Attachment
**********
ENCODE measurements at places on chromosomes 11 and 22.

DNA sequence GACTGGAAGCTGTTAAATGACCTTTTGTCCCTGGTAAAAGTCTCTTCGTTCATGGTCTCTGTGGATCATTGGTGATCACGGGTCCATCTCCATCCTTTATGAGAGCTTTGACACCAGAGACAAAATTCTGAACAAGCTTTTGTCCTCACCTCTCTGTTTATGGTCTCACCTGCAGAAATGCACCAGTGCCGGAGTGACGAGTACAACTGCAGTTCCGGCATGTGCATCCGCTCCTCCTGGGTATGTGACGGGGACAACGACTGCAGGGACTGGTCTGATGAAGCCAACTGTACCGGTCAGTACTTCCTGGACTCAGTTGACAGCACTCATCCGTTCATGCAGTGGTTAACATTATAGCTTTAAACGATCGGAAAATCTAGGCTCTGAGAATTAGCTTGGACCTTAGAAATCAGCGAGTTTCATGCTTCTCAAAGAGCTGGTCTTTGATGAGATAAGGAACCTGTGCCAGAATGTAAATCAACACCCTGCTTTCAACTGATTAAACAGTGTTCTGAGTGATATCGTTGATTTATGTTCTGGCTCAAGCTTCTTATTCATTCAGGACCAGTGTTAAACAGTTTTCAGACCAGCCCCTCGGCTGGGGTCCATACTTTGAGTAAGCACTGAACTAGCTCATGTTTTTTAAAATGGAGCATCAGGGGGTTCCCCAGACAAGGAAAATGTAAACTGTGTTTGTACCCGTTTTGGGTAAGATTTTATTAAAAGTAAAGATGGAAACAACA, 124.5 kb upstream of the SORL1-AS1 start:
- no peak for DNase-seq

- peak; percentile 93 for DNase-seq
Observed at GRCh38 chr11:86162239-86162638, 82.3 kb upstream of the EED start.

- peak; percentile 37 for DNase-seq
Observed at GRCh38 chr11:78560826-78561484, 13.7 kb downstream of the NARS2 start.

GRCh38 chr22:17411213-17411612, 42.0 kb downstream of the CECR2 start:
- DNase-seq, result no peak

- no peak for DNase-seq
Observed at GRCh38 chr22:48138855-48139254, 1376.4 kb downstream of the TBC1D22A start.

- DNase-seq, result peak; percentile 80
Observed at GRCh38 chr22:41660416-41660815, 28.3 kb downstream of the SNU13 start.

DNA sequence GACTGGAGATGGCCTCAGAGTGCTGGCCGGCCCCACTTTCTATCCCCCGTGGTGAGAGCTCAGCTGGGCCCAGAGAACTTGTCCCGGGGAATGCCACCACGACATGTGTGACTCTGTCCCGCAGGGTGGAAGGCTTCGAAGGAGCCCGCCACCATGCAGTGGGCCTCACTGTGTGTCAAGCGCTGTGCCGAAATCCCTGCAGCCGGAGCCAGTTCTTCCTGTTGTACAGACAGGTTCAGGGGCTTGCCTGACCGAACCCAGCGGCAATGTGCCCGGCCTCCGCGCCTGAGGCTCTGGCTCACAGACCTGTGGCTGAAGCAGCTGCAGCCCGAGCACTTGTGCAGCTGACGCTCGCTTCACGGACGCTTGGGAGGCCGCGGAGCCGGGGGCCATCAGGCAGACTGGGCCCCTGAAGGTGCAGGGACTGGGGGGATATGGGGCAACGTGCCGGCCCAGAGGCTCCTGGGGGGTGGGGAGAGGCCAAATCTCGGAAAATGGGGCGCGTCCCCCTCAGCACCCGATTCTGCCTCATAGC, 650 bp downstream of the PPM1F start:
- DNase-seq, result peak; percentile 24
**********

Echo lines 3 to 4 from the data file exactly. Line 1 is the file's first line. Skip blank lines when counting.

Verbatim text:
- no peak for DNase-seq

- peak; percentile 93 for DNase-seq